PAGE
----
A Cross Purchase buy/sell agreement is a popular strategy used in succession planning. In a typical cross purchase agreement, each owner purchases a life insurance policy for each of the other owners. So, for example, in a business with three partners, six life insurance policies are purchased. Naturally, the more owners involved, the more complicated and expensive this type of agreement can be.
But there is another option—a twist on the typical buy/sell. It’s called a Trusted Cross Purchase agreement. In a Trusted Cross Purchase agreement, only one insurance policy is purchased per person and the policies are then held by a trust, until such time as the policies are paid out.
There are other advantages, too, aside from purchasing fewer policies. The insurance company takes on the risk of early death or disability—thereby initiating an early buy out. This type of agreement also ensures there will be the necessary funds to purchase the business, and the policies typically benefit from the tax-free “inside build-up” of the monies invested in the policies.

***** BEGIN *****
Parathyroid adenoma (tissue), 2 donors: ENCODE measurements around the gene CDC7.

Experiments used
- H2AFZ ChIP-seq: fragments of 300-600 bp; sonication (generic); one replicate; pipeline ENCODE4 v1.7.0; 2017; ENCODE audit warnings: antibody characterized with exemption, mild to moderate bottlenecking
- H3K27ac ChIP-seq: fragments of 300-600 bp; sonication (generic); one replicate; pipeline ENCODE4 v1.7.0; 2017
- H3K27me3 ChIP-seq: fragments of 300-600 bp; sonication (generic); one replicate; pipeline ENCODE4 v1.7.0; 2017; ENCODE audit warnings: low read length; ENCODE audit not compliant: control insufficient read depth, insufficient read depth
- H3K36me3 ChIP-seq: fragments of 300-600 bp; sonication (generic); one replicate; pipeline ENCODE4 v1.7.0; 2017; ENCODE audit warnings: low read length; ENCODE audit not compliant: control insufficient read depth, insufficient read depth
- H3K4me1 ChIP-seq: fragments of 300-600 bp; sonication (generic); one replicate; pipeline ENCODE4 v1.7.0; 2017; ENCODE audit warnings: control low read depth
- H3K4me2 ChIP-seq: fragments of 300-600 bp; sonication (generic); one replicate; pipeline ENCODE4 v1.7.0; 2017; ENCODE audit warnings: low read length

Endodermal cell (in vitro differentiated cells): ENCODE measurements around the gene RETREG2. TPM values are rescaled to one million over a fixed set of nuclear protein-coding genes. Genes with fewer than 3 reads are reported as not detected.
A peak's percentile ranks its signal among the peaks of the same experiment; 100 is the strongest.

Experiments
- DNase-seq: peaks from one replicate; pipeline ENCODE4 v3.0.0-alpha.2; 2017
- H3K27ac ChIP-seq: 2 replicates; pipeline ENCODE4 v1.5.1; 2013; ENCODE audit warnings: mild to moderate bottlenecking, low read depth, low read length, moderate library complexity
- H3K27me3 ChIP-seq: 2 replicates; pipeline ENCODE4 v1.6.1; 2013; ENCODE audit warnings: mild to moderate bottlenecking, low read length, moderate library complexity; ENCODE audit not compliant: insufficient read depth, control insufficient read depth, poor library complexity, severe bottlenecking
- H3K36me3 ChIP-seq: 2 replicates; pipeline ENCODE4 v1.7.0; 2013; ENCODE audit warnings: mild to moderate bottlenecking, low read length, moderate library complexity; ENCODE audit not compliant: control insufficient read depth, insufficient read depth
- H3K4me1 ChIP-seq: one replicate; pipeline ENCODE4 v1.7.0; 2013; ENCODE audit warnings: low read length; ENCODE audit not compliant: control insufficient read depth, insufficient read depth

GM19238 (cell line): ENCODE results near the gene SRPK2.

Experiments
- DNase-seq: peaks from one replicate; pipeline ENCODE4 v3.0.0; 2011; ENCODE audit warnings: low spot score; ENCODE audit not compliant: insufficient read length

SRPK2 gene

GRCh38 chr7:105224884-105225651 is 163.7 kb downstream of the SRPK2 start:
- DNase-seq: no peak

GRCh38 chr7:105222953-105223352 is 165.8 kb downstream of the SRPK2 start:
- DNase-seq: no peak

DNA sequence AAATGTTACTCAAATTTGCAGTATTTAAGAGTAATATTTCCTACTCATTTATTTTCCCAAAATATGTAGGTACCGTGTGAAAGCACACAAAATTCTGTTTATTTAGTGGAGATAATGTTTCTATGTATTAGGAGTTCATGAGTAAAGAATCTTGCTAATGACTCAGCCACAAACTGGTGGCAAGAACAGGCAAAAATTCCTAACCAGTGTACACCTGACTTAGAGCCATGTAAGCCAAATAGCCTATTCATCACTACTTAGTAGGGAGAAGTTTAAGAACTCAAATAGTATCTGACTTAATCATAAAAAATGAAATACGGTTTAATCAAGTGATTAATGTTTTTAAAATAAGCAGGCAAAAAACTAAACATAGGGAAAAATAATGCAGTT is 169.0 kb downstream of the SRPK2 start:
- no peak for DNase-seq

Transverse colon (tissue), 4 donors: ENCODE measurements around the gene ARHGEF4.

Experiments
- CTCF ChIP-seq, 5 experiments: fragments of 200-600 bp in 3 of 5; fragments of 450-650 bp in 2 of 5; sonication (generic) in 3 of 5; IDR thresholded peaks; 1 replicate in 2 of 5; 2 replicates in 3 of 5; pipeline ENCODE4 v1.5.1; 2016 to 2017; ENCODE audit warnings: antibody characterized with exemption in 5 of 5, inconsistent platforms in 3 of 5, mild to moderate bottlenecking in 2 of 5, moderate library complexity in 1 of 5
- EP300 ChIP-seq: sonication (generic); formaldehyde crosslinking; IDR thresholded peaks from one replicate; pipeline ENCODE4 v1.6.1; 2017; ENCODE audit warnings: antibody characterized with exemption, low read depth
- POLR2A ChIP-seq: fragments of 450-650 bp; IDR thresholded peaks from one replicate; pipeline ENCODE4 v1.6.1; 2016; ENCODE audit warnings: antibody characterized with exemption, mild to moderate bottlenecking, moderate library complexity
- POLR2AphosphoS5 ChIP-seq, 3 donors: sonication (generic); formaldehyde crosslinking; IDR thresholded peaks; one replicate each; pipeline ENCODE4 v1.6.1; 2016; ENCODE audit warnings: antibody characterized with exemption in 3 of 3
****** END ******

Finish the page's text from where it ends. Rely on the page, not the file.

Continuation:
Of course, disadvantages do exist. Using current funds to purchase the life insurance polices take away from capital that could be used to grow the business now. Plus, should one of the partners decide to terminate employment for any reason beside death, the life insurance policies are only worth the cash surrender value.
In reality, there is no one-size-fits all buy/sell agreement. Each business situation is different, and an experienced attorney should evaluate each business by its unique circumstances. If you would like to learn more about a Trusted Cross Purchase agreement, or any other buy/sell agreement, contact me at 618-659-4499 or email@example.com.